Objective: To demonstrate our hypothesis that the presence of extravasation on postoperative urethrogram is inconsequential for disease recurrence in urethroplasty postoperative follow-up.
Materials and methods: We utilized the Trauma and Urologic Reconstructive Network of Surgeons database to assess 1691 patients who underwent urethroplasty and post-operative urethrogram. Anatomic and functional recurrence were defined as <17 Fr stricture documented at 12-month cystoscopy and need for a secondary procedure during 1 year of follow-up, respectively. Our primary outcomes were the sensitivity and positive predictive value of post-operative urethrogram for predicting anatomic and functional recurrence of urethral stricture disease.
Results: Among 1101 patients with cystoscopy follow-up, 54 (4.9%) had extravasation on initial postoperative urethrogram. Among those 54, 74.1% developed an anatomic recurrence vs 13% without extravasation (P <.001). Similarly, functional recurrence was 9.3% with extravasation vs 3.2 % without extravasation (P = .04). Patients with extravasation more often reported a postoperative urinary tract infection (12.9% vs 2.7%; P <.01) or wound infection (7.4% vs 2.6%; P = .04). Sensitivity of postoperative urethrogram in predicting any recurrence was 27.3%, specificity 98.7%, positive predictive value 77.8%, and negative predictive value 89.3%. Fourty-five of 54 patients with extravasation had a recurrence of some kind, equating to a 22.2% urethroplasty success rate at 1 year.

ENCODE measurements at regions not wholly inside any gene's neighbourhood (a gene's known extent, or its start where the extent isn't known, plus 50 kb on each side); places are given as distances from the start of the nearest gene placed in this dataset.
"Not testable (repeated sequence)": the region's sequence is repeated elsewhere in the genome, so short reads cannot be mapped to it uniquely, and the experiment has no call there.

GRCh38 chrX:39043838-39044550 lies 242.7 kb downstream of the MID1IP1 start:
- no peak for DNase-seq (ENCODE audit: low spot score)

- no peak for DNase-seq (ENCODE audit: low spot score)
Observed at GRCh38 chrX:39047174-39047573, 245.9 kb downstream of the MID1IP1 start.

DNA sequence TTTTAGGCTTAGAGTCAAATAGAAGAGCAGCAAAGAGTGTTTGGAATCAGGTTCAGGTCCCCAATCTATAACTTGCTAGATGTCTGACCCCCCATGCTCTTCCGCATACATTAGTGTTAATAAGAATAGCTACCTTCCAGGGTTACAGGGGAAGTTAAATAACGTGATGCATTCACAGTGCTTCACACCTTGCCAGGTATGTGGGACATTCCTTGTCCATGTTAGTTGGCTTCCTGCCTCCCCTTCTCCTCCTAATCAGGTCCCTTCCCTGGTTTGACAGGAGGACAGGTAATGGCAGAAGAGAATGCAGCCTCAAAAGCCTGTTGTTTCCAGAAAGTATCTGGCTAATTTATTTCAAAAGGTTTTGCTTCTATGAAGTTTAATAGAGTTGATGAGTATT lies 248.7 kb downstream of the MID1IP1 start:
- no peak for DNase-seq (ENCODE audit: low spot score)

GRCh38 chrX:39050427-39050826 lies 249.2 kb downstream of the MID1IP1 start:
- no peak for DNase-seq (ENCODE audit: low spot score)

Conclusion: Postoperative urethrogram has a high specificity but low sensitivity for anatomic and functional recurrence during short term follow-up. The positive predictive value of urinary extravasation is high: patients with extravasation incur a high risk of anatomic recurrence within 1 year and such patients may warrant increased monitoring.
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